Note that displacement has a direction as well as a magnitude. The professor’s displacement is 2.0 m to the right, and the airline passenger’s displacement is 4.0 m toward the rear. In one-dimensional motion, direction can be specified with a plus or minus sign. When you begin a problem, you should select which direction is positive (usually that will be to the right or up, but you are free to select positive as being any direction). The professor’s initial position is size x_{0} = 1.5 m and her final position is x_{f }= 3.5 m. Thus her displacement is

\[\begin{align*} Δx &=x_f−x_0 \\[5pt] &=3.5\, m−1.5\, m \\[5pt] &=+2.0\, m. \end{align*}\]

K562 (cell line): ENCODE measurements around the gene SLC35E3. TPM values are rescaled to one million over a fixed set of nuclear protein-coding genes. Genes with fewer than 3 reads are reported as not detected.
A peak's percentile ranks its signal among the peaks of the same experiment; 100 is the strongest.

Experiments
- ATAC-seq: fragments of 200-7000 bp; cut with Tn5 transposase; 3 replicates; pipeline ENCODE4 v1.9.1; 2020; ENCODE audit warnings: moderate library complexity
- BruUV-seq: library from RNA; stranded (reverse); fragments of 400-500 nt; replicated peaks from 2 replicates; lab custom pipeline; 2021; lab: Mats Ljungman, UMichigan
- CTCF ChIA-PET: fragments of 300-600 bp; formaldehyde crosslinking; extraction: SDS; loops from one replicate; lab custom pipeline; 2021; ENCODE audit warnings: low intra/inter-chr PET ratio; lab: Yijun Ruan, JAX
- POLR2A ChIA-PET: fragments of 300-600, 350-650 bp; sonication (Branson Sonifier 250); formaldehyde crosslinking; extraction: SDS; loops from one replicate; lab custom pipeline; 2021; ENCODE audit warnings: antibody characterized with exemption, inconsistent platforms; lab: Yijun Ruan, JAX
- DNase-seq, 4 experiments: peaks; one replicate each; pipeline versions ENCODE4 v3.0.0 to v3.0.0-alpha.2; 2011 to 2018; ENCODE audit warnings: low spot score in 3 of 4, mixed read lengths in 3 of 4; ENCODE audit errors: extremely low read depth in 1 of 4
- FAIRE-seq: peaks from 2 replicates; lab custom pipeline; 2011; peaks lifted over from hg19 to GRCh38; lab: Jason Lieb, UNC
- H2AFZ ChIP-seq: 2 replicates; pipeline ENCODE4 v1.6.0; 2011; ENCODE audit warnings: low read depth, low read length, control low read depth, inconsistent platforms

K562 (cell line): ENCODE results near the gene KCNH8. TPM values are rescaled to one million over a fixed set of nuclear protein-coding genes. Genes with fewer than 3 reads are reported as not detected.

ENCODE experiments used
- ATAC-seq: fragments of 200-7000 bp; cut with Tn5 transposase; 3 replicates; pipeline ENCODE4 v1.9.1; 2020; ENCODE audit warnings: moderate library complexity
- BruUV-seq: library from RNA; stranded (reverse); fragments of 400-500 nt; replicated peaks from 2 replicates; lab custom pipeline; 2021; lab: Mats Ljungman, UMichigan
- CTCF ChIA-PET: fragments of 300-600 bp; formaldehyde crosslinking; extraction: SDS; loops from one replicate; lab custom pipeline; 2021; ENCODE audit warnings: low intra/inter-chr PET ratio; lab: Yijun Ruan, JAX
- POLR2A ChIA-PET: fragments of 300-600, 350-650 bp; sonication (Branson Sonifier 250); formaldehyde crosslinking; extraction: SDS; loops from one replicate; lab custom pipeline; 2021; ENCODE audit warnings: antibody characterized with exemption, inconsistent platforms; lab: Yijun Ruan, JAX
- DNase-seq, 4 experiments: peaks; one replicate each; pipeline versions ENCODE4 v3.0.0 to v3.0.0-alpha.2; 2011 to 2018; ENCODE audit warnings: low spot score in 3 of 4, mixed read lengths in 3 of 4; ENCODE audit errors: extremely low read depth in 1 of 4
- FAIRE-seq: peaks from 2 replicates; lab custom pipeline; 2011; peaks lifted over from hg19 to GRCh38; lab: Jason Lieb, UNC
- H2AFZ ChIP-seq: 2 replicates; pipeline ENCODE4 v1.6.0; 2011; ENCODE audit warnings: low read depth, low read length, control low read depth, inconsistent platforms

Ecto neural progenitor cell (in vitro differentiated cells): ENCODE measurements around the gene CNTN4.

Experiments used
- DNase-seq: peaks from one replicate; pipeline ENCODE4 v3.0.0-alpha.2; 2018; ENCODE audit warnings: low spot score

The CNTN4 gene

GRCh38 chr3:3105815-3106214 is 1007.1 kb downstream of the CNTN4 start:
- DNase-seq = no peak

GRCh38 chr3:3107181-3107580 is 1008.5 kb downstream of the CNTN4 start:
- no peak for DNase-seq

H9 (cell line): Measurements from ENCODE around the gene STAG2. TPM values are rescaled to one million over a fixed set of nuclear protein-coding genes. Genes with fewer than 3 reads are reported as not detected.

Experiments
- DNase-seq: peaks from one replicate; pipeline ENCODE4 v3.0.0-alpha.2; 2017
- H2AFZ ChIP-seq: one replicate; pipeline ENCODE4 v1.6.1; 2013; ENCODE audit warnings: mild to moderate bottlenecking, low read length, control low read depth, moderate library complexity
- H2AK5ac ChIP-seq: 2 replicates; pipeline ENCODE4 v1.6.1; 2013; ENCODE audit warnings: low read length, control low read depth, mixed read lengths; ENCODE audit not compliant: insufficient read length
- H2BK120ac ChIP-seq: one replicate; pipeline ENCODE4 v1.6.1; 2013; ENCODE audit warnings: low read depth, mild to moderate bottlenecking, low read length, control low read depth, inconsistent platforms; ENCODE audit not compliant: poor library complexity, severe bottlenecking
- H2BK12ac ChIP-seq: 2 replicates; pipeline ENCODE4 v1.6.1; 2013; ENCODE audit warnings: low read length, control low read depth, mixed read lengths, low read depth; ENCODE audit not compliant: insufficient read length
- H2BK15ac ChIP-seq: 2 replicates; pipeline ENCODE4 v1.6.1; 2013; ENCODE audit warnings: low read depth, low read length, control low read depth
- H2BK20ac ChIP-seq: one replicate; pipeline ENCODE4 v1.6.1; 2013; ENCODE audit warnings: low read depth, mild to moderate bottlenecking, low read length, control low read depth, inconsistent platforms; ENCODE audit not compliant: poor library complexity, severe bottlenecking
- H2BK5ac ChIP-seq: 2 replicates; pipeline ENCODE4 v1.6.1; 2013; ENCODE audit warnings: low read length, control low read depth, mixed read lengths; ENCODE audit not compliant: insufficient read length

In this coordinate system, motion to the right is positive, whereas motion to the left is negative. Similarly, the airplane passenger’s initial position is \(\displaystyle x_0=6.0 m\) and his final position is \(\displaystyle x_f=2.0 m\), so his displacement is

\[\begin{align*} Δx&=x_f−x_0 \\[5pt] &= 2.0\, m−6.0\, m \\[5pt] &=−4.0\, m.\end{align*}\]

His displacement is negative because his motion is toward the rear of the plane, or in the negative size 12{x} {} direction in our coordinate system.

### Distance

Although displacement is described in terms of direction, distance is not. **Distance** is defined to be the *magnitude or size of displacement between two positions*. Note that the distance between two positions is not the same as the distance traveled between them. **Distance traveled **is *the total length of the path traveled between two positions.* Distance has no direction and, thus, no sign. For example, the distance the professor walks is 2.0 m. The distance the airplane passenger walks is 4.0 m.